A Century Of Walking Tightrope Between Public Health And Rugged Individualism
In celebration of the Johns Hopkins Bloomberg School of Public Health's centennial, the school draws up a list of 100 objects that have affected public health, for good and ill.
The Washington Post:
American Cheese, Sidewalks And Chairs Have A Connection That May Surprise You
The Johns Hopkins Bloomberg School of Public Health turns 100 this year. The school came to life during a time when women frequently died during childbirth and infant mortality was a grave concern. Inadequate nutrition, sanitation and often-fatal diseases were common. Since then, public-health agencies in the United States and abroad have had numerous victories, such as the eradication of smallpox. In 1916, the average life expectancy at birth in the United States was around 52. Today, it’s nearly 79. But public health remains a complex and challenging field — figuring out how to control gun violence and addiction, exploring the science of aging, keeping refugees healthy, closing the gap on health-care disparities in minority populations. (Kvatum, 9/12)
In other public health news —
A Gamble On Deep-Brain Stimulation — Plus A Lot Of Hard Work — Gradually Pays Off For Colorado High Schooler
Last summer, Djimon Hill and his family made a risky but potentially life-altering decision: The teen would undergo deep brain stimulation surgery to implant electrodes that might alleviate the movement disorder, dystonia, that accompanies his cerebral palsy. ... With tiny, reflective balls taped to his limbs and torso, Djimon is directed through a sequence of commands. On a nearby computer screen, he appears as a constellation — dots connected by colored lines — moving in a calibrated, three-dimensional environment. (Simpson, 9/12)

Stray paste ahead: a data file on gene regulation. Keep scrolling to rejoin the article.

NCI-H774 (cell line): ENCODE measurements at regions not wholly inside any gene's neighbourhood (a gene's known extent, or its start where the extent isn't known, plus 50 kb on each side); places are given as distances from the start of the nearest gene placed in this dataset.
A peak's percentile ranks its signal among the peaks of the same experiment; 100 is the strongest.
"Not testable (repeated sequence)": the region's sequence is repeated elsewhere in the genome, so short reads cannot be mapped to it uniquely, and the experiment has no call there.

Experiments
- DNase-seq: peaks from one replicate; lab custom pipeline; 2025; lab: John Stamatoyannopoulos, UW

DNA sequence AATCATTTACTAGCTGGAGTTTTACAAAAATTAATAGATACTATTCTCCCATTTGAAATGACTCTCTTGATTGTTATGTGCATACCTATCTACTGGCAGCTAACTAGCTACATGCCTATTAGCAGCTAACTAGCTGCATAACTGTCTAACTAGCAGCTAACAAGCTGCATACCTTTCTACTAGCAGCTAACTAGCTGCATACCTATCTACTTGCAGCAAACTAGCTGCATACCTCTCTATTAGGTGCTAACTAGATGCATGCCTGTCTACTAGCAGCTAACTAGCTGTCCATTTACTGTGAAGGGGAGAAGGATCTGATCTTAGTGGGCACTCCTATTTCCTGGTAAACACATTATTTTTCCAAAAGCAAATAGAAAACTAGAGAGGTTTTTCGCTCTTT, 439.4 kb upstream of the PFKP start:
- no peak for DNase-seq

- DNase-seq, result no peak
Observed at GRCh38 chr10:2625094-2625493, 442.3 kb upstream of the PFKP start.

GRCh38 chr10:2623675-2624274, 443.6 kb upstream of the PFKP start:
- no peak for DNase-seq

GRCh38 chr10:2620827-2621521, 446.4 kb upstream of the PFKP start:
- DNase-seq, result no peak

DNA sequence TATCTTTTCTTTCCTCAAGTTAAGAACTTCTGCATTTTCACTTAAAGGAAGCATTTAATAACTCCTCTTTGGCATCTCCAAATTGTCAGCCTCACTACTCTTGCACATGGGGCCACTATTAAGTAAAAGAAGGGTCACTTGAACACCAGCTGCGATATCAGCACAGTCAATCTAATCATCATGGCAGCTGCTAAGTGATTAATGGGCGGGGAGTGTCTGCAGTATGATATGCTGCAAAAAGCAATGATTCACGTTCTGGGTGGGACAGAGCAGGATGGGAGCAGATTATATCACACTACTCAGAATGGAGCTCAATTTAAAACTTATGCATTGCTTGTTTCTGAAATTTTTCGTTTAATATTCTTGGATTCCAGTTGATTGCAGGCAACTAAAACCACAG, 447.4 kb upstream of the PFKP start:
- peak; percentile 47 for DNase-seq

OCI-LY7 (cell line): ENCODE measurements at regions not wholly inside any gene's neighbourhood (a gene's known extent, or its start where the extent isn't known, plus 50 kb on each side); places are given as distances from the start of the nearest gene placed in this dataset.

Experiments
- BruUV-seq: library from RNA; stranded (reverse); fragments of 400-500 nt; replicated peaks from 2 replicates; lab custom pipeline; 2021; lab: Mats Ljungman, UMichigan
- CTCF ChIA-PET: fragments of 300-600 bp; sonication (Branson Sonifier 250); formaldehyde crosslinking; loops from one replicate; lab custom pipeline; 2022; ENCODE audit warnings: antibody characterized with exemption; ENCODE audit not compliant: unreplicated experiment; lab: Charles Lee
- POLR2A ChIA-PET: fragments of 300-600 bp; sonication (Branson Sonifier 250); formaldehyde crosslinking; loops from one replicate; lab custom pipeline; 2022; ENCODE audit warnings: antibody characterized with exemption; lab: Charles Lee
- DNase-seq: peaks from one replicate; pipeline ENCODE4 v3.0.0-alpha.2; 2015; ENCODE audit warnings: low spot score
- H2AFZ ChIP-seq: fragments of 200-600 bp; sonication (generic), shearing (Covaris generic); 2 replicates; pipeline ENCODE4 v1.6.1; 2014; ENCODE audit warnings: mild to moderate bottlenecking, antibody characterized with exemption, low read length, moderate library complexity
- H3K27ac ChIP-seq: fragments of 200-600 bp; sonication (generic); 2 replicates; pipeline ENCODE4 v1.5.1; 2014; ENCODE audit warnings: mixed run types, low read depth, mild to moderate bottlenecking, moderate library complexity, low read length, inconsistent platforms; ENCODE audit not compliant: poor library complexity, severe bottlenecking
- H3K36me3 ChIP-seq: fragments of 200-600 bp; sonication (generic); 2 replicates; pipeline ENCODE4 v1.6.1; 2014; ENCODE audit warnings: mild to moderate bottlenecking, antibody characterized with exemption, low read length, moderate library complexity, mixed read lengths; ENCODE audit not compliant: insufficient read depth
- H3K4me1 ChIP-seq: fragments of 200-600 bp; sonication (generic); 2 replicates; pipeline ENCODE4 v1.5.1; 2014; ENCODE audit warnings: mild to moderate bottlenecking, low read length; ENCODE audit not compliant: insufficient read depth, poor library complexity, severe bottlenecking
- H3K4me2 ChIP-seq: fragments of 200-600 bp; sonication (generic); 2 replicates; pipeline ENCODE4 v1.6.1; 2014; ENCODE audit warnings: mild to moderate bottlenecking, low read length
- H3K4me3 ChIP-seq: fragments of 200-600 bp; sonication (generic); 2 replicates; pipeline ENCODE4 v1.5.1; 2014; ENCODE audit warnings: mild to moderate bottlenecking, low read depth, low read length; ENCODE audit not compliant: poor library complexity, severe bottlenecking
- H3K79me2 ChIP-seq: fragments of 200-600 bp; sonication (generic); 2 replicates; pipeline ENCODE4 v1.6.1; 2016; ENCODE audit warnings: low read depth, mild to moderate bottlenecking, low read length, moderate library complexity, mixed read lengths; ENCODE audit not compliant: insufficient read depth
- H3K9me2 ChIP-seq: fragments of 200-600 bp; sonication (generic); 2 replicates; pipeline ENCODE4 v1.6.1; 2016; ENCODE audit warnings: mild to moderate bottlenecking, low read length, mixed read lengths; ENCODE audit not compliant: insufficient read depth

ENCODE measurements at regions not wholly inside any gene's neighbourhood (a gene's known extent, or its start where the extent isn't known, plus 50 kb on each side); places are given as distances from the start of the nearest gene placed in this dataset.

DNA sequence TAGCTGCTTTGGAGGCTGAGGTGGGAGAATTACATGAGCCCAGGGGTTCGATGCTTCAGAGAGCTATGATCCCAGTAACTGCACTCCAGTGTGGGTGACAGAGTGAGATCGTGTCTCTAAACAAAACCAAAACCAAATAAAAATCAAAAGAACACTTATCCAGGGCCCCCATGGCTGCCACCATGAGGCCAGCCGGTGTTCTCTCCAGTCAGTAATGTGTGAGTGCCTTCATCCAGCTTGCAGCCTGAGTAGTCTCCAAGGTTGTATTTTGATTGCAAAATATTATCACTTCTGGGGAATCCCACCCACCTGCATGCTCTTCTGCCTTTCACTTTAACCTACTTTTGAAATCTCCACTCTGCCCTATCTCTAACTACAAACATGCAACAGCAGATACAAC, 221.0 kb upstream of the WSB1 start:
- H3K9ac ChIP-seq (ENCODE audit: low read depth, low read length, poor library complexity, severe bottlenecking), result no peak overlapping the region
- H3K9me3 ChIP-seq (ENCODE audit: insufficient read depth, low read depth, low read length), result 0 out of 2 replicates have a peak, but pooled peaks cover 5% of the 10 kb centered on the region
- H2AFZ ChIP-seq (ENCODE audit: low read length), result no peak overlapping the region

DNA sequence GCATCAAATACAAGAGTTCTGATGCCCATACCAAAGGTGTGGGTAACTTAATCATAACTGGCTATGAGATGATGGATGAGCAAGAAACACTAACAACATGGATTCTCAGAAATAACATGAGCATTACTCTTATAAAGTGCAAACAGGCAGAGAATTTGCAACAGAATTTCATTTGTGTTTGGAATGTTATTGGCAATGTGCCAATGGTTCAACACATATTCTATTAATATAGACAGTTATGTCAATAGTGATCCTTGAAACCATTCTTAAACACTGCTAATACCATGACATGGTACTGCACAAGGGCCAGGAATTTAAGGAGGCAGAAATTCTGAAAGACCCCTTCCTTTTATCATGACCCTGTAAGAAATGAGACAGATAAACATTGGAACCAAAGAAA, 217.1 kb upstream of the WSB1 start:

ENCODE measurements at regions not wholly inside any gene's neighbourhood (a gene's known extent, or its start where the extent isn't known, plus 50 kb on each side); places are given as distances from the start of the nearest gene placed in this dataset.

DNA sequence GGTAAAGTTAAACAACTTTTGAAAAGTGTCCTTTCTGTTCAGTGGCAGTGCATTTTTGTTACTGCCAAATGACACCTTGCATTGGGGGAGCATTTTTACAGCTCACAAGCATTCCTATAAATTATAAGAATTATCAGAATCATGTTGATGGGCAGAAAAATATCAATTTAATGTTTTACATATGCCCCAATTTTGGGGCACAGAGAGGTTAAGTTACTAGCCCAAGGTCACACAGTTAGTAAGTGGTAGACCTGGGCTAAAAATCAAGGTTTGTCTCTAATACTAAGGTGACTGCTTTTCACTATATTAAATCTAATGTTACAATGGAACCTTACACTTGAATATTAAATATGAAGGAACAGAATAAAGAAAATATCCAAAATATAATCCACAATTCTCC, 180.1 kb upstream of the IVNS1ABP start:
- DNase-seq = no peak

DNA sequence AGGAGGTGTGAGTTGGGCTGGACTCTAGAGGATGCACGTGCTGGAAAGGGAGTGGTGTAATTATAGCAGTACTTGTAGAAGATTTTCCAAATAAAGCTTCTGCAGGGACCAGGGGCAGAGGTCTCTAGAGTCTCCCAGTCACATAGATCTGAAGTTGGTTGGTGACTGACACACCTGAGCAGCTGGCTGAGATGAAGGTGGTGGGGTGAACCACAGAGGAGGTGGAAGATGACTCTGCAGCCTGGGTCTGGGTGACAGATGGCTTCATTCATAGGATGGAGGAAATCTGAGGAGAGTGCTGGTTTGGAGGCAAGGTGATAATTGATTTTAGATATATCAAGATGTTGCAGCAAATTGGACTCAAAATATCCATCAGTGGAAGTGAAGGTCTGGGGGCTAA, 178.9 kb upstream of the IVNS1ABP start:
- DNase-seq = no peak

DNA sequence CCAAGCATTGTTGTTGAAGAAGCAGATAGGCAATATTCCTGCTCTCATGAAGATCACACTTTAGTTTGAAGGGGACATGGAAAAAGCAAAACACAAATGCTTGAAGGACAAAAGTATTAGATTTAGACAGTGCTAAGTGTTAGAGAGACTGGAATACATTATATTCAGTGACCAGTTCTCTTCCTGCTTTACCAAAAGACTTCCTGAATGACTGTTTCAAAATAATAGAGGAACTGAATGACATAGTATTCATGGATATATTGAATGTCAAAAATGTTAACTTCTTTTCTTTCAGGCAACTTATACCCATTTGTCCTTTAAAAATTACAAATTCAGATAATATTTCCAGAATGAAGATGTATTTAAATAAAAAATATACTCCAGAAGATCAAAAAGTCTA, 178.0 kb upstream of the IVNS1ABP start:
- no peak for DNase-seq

How Schools Can Help Children Struggling To See
When vision problems are diagnosed and corrected at an early age, children can avoid lifelong problems. Amblyopia, or "lazy eye," for example, can often be reversed before age 7 with a temporary eye patch. Untreated, it can lead to permanent loss of sight. This poses lasting challenges. Among the visually impaired, median household earnings are about 60 percent of the national average. Nearly a third live in poverty. (9/12)
To Boost Your Well-Being Via Facebook, You Need More Than 'Likes'
Like it or not, Facebook has the potential to lift your well-being, a new study suggests. Researchers found that when people who care about you send personal messages to you through the social media site, the benefits can be significant. Actions such as simply hitting "like" and passively reading wide-ranging posts are unlikely to have an impact, however. (Doheny, 9/12)